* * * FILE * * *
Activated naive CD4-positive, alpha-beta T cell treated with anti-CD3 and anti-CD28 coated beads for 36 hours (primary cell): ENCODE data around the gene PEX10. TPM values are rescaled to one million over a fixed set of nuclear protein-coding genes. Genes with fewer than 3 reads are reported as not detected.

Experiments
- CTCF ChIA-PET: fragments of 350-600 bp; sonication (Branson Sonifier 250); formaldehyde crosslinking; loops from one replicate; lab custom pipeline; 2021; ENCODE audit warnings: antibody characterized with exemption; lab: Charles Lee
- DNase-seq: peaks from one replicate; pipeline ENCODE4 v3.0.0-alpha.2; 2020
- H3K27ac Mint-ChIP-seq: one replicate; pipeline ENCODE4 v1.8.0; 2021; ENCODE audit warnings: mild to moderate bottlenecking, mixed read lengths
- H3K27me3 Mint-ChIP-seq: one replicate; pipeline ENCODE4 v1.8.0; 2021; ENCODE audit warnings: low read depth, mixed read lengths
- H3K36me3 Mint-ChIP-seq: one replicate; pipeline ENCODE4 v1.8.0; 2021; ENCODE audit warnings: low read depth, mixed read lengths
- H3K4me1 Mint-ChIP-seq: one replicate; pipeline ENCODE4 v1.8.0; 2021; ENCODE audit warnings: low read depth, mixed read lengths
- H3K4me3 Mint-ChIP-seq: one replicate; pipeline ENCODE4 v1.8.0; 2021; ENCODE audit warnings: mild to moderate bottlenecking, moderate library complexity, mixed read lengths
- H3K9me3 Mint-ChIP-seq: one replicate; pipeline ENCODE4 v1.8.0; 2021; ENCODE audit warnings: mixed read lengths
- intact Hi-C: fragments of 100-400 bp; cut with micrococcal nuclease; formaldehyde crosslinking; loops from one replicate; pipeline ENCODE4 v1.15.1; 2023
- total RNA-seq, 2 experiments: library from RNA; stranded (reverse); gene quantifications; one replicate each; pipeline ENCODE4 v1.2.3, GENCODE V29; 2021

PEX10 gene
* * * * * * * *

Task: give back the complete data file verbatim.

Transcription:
Activated naive CD4-positive, alpha-beta T cell treated with anti-CD3 and anti-CD28 coated beads for 36 hours (primary cell): ENCODE data around the gene PEX10. TPM values are rescaled to one million over a fixed set of nuclear protein-coding genes. Genes with fewer than 3 reads are reported as not detected.

Experiments
- CTCF ChIA-PET: fragments of 350-600 bp; sonication (Branson Sonifier 250); formaldehyde crosslinking; loops from one replicate; lab custom pipeline; 2021; ENCODE audit warnings: antibody characterized with exemption; lab: Charles Lee
- DNase-seq: peaks from one replicate; pipeline ENCODE4 v3.0.0-alpha.2; 2020
- H3K27ac Mint-ChIP-seq: one replicate; pipeline ENCODE4 v1.8.0; 2021; ENCODE audit warnings: mild to moderate bottlenecking, mixed read lengths
- H3K27me3 Mint-ChIP-seq: one replicate; pipeline ENCODE4 v1.8.0; 2021; ENCODE audit warnings: low read depth, mixed read lengths
- H3K36me3 Mint-ChIP-seq: one replicate; pipeline ENCODE4 v1.8.0; 2021; ENCODE audit warnings: low read depth, mixed read lengths
- H3K4me1 Mint-ChIP-seq: one replicate; pipeline ENCODE4 v1.8.0; 2021; ENCODE audit warnings: low read depth, mixed read lengths
- H3K4me3 Mint-ChIP-seq: one replicate; pipeline ENCODE4 v1.8.0; 2021; ENCODE audit warnings: mild to moderate bottlenecking, moderate library complexity, mixed read lengths
- H3K9me3 Mint-ChIP-seq: one replicate; pipeline ENCODE4 v1.8.0; 2021; ENCODE audit warnings: mixed read lengths
- intact Hi-C: fragments of 100-400 bp; cut with micrococcal nuclease; formaldehyde crosslinking; loops from one replicate; pipeline ENCODE4 v1.15.1; 2023
- total RNA-seq, 2 experiments: library from RNA; stranded (reverse); gene quantifications; one replicate each; pipeline ENCODE4 v1.2.3, GENCODE V29; 2021

PEX10 gene